Introduction: Rett syndrome (RTT), a rare neurodevelopmental disorder occurring primarily in females (1:10–15,000 female live births), is most often caused by loss-of-function mutations in the X-linked methyl-CpG-binding protein 2 gene (MECP2). Clinical observations and preclinical findings indicate apparent abnormal sensory and nociceptive function. There have been no direct investigations of epidermal sensory innervation in patients with RTT. Methods: We compared 3 mm epidermal punch biopsy specimens from adolescent female RTT patients (N = 4, aged 12–19 years) against an archived approximate age-, sex-, body-site matched comparison sample of healthy adolescent females (N = 8, ages 11–17). Results: Confocal imaging revealed, on average, statistically significant increased epidermal nerve fiber (ENF) peptidergic (co-stained calcitonin gene-related protein [CGRP]) innervation density compared with healthy female control individuals. Conclusions: Given the clinical phenotype of disrupted sensory function along with diagnostic criteria specific to cold hands/feet and insensitivity to pain, our preliminary observations of ENF peptidergic fiber density differences warrants further investigation of the peripheral neurobiology in RTT.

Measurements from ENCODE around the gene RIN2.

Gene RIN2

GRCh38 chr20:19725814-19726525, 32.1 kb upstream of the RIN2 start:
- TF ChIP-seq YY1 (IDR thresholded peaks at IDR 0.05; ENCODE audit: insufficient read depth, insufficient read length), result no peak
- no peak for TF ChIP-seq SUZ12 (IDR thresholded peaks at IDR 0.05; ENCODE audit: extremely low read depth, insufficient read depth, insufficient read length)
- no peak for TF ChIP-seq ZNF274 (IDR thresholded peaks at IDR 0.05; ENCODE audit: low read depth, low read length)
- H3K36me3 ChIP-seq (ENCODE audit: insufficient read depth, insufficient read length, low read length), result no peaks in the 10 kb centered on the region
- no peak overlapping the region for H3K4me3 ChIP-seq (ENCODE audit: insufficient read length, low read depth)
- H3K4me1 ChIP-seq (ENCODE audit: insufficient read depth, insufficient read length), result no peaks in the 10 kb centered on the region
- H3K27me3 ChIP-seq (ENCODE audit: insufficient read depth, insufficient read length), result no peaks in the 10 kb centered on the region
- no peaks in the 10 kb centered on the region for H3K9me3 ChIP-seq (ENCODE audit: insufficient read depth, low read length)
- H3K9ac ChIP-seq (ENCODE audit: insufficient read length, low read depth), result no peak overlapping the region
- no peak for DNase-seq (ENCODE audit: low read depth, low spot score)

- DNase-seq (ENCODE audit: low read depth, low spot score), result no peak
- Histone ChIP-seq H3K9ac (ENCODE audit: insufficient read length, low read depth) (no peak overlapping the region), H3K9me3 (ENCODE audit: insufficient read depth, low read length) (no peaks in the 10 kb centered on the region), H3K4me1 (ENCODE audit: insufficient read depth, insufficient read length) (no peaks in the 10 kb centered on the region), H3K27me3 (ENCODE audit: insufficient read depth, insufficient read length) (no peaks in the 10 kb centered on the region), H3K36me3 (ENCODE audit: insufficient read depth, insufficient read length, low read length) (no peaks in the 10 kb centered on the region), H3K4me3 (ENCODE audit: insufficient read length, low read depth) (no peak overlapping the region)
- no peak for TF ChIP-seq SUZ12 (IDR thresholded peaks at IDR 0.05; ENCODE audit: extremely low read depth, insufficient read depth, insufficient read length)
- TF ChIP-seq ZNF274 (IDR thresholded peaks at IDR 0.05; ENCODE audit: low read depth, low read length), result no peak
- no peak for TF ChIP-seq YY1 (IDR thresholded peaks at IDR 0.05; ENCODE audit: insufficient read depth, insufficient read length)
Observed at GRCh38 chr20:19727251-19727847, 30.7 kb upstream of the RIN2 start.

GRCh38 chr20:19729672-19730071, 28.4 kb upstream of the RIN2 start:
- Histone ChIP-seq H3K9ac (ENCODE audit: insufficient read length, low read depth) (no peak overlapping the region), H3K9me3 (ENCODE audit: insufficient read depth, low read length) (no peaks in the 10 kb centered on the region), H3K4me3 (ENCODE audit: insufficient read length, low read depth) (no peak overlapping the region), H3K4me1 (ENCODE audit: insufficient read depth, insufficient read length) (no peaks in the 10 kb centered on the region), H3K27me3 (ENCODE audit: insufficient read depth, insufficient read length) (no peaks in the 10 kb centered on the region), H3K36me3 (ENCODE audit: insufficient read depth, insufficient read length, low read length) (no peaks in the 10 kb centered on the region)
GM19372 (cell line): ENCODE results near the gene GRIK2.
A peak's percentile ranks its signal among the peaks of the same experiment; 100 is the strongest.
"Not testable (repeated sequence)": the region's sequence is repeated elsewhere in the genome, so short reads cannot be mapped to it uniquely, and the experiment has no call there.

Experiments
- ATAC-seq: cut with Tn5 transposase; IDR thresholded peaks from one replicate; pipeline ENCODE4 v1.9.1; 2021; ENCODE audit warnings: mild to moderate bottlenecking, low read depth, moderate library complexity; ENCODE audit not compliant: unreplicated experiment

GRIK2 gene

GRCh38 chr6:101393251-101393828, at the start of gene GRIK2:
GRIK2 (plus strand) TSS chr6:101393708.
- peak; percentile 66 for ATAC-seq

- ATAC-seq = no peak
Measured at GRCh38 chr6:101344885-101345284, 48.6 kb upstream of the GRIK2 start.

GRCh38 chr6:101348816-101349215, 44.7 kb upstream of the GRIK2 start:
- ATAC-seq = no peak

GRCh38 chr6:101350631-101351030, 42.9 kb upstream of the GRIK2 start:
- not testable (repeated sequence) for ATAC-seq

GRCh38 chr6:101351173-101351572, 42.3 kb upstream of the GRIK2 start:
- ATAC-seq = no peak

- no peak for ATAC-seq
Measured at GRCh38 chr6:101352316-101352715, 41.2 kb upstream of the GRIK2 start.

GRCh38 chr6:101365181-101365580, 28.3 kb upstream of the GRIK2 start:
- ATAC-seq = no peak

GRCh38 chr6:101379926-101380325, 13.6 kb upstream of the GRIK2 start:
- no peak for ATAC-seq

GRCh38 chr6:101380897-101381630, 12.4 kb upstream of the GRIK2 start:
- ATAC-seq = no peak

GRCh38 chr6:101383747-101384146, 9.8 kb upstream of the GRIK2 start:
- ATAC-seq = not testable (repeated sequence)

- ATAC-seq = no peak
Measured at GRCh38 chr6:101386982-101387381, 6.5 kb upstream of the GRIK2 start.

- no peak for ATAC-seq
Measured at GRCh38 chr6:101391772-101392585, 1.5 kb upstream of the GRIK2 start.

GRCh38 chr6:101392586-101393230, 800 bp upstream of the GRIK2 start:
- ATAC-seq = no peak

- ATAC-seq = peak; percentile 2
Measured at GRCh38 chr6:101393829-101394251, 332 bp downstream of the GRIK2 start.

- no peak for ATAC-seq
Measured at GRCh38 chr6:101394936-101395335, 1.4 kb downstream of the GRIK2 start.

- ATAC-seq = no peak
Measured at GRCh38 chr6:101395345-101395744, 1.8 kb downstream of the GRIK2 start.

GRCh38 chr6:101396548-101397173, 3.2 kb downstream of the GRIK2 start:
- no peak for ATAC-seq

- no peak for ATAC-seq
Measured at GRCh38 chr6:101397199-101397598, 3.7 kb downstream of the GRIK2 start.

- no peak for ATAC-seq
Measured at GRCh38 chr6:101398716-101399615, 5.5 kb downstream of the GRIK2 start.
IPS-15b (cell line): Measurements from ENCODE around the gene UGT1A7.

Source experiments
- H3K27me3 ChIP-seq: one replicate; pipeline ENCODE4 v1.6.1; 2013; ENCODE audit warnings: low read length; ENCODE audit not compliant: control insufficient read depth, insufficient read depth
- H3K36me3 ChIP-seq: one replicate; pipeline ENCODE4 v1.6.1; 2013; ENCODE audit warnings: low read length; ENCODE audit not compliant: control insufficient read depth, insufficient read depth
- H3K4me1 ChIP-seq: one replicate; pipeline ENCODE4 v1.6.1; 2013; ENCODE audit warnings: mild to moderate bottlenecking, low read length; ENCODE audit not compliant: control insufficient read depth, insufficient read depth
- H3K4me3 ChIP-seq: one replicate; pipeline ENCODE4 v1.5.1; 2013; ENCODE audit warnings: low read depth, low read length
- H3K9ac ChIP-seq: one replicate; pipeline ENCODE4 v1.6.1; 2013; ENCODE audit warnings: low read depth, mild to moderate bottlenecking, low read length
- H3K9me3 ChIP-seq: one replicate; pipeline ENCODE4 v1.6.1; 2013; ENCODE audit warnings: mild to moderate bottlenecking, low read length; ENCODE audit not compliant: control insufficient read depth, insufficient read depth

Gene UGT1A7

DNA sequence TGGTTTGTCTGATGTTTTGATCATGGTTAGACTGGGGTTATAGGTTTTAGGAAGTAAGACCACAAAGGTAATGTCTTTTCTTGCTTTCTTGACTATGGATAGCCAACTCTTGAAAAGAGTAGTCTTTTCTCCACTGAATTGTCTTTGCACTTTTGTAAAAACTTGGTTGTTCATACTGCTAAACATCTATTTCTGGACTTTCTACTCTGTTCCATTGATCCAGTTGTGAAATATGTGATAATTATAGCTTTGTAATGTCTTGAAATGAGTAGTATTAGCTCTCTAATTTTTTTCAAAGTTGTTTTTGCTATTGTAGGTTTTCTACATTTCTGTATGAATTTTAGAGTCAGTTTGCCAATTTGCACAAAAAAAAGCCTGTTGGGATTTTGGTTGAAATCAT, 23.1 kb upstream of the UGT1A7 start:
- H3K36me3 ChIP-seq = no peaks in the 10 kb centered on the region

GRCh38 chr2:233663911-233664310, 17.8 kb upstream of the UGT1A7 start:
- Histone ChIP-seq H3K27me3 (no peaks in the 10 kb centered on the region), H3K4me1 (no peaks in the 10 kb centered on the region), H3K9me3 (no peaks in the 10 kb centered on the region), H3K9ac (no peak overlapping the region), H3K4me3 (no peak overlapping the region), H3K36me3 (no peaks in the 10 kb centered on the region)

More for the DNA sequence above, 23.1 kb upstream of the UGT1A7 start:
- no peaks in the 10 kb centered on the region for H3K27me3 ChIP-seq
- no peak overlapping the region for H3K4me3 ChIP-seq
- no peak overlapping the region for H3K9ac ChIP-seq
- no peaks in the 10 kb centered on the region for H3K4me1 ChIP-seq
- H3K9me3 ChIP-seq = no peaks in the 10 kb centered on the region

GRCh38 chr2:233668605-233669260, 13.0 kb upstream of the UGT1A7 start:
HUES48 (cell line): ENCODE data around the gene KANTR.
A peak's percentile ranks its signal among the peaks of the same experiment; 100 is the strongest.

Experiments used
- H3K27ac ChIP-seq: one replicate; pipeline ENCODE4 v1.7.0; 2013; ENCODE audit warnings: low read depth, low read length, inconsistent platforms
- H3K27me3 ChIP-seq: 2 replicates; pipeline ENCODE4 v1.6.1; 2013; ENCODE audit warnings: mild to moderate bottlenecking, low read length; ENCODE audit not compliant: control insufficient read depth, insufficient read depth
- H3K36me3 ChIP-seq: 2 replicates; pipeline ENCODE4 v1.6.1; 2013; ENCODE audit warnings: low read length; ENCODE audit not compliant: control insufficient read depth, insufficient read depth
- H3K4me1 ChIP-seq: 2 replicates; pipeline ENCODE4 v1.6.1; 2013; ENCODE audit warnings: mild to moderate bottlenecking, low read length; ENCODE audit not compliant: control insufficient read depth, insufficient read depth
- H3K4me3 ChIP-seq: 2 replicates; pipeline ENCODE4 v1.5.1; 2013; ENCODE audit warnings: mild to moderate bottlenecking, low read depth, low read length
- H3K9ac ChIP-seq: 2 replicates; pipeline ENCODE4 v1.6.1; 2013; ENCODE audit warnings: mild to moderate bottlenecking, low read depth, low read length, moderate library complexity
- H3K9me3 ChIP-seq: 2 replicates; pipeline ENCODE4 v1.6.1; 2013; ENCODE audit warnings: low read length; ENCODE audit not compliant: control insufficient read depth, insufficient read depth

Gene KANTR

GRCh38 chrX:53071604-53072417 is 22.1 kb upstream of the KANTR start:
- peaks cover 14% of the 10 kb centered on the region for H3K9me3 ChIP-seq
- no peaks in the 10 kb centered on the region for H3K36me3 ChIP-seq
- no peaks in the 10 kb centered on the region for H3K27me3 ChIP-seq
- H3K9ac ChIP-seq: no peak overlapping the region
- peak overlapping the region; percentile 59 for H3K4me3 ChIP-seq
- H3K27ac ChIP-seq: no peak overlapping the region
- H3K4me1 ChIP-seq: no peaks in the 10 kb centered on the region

Bibliographical noteFunding Information:
This study funded, in part, by Eunice Kennedy Shriver NICHD Grant No: 44763 and the Mayday Foundation. The funders had no involve‐ ment in the study design, data collection, data analysis, or manu‐ script preparation.
This study funded, in part, by Eunice Kennedy Shriver NICHD Grant No: 44763 and the Mayday Foundation. The funders had no involvement in the study design, data collection, data analysis, or manuscript preparation.
© 2019 The Authors. Brain and Behavior published by Wiley Periodicals, Inc.
- Rett syndrome
- epidermal nerve fiber innervation
- sensory phenotype